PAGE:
Talley sits on the Board of Directors for the writing group LDStorymakers. After current chairman Julie Coulter Bellon's term ends this summer, Talley will take over the leadership role.

"Rebecca balances her writing and her family with her responsibilities as the chair-elect of LDStorymakers and excels at all three," Bellon said. "Her compassionate nature just naturally flows into her writing and her characters are so real they become people you'd like to be friends with."

Of course, her books are as complex as she is, and they always have that little thread of optimism running through them, no matter what the issue, just like she does, Bellon said.

"The Upside of Down" is available locally at the Farmington LDS Bookstore and can be ordered through Hastings. It's also available online at www.cedarfort.com, as well as Amazon.com and BarnesandNoble.com.

"Besides writing," Talley said, "I enjoy dating my husband, playing with my kids, swimming in the ocean, and dancing to disco music while I clean the house — you know, normal mom-stuff."

Melissa Oyer: moyer@daily-times.com

Friday, March 4, 2011

Health Class Odyssey

In February 2010 my son registered for the 2010-2011 school year at the high school. I noticed that the health class required for graduation was now required for ninth-graders. In the past it had been offered to upperclassman. I called the high school and politely asked that they replace the health class with another class because I didn't approve of this health class.

And thus begun my odyssey.

Remember, I live in one of the most liberal states and our school district is one of the most liberal within the state. My rural community is actually quite conservative but my children attend school in a very anti-God, anti-religion, anti-values community. My kids are regularly harassed for being Mormons, for not drinking or doing drugs, and especially for being virgins. Kids and teachers alike consistently ridicule my kids.

This particular health class is very explicit. They do demonstrations on how to use birth control. They speak about sex in the most disrespectful ways and scoff at the idea of abstinence. Most of my kids' friends have lost their virginity by age 14. That's got to be the saddest thing ever. What happened to being a kid? What happened to just enjoying being a teen without all the adult responsibilities that come with sexual activity? These kids can't drive, can't vote, can't even drop out of school legally and yet they are involved in sexual activities. Very sad. And the school district, in all of its wisdom, never addresses the emotional impact sex has on kids. Never. They tell the kids to have "safe" sex. As if. There is no such thing as "safe" sex when it comes to premartial sex. Sure you can protect yourself from diseases most of the time, but what about the emotional and spiritual toll it takes?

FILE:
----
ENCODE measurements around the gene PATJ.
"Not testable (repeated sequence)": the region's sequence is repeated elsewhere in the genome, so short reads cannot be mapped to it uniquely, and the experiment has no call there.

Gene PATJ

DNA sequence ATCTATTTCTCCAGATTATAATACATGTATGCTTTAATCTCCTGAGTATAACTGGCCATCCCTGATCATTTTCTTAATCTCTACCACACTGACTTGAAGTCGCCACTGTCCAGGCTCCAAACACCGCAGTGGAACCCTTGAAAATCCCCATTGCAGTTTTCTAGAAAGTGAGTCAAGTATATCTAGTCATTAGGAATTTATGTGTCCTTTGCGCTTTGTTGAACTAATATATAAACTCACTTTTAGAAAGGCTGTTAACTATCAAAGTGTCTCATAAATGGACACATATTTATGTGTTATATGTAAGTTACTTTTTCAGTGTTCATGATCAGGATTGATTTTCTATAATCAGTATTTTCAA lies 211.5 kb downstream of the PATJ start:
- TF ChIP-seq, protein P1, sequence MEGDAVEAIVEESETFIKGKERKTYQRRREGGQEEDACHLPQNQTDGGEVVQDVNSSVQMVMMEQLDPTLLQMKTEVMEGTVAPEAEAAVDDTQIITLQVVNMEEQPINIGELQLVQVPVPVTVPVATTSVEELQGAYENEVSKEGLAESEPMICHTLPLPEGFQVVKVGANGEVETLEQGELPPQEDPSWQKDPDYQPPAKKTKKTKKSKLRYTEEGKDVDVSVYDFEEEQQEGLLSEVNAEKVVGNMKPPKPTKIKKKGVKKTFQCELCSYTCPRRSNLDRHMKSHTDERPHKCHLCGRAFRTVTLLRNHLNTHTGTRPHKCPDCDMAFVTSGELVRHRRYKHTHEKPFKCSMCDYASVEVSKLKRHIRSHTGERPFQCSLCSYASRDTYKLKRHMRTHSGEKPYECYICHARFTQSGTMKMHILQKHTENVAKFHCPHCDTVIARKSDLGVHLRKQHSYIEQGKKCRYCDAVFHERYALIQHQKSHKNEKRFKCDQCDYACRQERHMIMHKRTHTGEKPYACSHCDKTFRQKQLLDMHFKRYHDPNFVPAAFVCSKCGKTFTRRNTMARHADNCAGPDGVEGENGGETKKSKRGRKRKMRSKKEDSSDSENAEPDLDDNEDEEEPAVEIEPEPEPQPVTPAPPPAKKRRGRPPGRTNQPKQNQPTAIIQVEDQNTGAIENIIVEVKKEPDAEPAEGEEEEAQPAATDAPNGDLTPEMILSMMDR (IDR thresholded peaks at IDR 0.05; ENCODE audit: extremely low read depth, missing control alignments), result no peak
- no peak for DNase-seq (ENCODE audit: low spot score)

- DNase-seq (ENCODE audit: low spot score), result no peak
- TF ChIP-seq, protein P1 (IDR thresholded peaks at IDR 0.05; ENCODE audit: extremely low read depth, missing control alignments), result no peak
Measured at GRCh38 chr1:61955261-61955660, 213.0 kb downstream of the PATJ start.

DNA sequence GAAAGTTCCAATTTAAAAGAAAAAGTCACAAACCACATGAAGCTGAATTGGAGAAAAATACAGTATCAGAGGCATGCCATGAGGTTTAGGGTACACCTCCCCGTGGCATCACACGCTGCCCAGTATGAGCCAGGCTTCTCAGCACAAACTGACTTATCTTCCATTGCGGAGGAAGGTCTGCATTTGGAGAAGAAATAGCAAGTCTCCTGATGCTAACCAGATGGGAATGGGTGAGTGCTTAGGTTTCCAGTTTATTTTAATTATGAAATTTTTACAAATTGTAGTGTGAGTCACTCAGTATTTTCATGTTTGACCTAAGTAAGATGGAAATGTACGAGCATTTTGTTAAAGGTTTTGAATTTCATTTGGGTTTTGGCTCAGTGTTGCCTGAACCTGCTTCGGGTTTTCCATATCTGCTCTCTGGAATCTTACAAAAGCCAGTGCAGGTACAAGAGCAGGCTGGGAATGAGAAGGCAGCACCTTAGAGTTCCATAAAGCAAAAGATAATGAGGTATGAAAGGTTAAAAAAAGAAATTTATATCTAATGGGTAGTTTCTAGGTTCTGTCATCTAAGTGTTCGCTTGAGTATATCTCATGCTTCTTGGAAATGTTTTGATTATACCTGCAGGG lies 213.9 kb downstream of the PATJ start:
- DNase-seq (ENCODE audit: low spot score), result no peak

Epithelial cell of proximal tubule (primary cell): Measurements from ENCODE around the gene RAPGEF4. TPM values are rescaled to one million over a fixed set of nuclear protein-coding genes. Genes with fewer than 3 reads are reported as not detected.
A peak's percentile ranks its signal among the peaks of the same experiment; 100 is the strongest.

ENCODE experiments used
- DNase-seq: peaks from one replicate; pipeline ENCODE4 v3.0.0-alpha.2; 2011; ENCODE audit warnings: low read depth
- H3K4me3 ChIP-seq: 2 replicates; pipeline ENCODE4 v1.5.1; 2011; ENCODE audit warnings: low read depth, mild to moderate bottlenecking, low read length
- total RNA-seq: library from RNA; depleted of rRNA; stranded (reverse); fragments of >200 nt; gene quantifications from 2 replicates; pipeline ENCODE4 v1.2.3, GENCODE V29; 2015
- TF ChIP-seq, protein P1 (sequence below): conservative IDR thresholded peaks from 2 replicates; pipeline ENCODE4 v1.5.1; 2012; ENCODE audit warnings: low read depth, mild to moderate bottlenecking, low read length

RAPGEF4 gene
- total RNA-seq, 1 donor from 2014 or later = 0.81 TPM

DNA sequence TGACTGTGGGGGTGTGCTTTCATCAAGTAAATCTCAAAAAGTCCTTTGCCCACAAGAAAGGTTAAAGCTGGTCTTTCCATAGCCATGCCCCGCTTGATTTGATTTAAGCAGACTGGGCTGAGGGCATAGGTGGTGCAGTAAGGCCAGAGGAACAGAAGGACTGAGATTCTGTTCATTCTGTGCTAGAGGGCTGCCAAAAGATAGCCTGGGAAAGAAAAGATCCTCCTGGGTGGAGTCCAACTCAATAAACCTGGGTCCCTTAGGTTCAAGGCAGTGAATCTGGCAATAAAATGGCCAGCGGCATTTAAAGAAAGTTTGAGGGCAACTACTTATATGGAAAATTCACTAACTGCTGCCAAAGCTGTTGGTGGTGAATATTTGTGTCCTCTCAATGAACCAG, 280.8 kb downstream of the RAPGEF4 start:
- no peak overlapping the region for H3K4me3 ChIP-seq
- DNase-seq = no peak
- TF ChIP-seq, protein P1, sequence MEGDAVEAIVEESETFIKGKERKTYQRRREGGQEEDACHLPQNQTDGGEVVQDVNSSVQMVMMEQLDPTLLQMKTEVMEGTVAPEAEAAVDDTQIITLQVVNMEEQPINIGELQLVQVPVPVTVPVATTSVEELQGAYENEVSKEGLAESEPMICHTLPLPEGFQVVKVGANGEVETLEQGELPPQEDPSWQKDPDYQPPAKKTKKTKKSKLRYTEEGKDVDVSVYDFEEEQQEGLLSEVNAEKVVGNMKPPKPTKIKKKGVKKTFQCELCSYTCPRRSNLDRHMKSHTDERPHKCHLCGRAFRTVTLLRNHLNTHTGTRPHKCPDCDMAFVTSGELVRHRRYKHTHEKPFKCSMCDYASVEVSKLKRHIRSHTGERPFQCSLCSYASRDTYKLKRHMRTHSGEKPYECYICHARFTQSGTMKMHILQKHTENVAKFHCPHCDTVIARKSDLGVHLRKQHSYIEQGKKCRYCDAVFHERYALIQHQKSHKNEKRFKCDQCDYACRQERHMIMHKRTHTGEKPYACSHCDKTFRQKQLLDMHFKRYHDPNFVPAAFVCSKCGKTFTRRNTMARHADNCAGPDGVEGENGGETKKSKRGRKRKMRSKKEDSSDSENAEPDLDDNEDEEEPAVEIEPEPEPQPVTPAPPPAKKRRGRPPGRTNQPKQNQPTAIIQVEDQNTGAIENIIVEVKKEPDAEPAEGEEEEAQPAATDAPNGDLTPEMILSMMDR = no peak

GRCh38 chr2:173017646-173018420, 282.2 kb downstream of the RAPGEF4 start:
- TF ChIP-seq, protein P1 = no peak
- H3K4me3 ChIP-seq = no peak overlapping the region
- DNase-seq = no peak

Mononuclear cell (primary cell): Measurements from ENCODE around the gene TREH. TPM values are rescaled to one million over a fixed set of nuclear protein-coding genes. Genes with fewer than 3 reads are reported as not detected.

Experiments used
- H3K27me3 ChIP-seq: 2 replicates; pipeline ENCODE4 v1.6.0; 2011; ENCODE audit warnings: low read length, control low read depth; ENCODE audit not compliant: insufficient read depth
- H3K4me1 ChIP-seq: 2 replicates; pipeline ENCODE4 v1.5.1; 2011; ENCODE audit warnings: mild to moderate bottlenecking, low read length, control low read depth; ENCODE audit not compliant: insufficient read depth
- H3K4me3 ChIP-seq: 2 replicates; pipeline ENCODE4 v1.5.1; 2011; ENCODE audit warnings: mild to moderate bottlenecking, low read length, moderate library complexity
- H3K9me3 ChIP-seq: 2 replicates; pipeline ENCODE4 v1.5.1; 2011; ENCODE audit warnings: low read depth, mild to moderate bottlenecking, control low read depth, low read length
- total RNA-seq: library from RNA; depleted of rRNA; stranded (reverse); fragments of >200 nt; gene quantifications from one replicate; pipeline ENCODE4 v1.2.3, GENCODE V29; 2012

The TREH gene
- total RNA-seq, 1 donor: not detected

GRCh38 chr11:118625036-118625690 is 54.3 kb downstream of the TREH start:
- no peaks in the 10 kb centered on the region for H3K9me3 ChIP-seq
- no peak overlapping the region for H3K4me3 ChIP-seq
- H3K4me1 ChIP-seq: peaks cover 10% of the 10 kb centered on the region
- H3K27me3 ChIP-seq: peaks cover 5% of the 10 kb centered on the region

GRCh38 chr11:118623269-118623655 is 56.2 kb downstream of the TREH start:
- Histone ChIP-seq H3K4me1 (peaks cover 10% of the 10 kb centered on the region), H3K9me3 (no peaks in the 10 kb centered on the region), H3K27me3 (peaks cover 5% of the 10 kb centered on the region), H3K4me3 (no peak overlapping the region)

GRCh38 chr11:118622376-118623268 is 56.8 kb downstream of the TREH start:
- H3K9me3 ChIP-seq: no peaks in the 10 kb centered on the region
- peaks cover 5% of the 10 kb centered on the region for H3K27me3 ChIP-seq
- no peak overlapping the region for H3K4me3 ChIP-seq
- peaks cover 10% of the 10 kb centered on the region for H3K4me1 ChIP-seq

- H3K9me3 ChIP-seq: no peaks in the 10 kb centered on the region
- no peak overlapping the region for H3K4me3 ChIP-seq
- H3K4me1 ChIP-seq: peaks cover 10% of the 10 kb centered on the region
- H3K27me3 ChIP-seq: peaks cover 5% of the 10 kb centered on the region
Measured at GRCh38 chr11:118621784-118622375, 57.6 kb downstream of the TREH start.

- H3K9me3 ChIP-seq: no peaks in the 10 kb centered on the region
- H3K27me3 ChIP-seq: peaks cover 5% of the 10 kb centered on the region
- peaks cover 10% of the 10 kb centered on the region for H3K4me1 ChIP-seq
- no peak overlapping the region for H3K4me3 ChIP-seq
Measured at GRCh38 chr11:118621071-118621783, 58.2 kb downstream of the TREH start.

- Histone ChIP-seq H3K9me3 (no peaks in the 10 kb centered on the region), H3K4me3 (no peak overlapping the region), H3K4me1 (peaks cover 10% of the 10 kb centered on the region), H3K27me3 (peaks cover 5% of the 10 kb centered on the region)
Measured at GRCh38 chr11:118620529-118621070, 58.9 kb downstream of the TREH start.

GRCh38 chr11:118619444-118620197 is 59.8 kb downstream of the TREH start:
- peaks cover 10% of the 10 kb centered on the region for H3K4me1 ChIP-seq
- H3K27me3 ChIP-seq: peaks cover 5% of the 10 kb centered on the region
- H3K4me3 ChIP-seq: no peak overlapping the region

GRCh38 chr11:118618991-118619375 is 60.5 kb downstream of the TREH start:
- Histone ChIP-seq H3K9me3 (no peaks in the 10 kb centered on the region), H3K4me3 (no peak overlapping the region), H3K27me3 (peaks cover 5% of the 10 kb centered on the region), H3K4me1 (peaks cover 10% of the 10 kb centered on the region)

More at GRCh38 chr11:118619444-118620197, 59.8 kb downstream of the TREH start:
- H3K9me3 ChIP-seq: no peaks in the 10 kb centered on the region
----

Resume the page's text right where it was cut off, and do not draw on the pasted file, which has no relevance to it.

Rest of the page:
My husband and I met with principal of our high school only because I'd complained to the assistant superintendent that the principal wouldn't discuss this with me and, suddenly, we had a meeting scheduled. We asked if our son could test out of the class, an option that had been available for years. She refused. We asked if we could homeschool him through the school's shared schooling program. Again, she refused stating that this health class was the only class that couldn't be homeschooled. She offered us an online option that he could take during the school day with a teacher in the room. We asked to see the curriculum of the online class. We were denied access. No matter what we asked for, the principal denied us and blocked us.

I continued to research laws and after sifting through pages and pages of the district website found the policy on health education buried so deep it was a miracle I found it.  The policy states that parents have the right to exempt their student from "any or all of the health education program." A-ha. I'd found the answer. Or so I thought.

I presented it to the high school principal, vice principal, and assistant superintendent and was told it didn't really say that after all. I showed them the exact wording and was told the wording needed to be changed.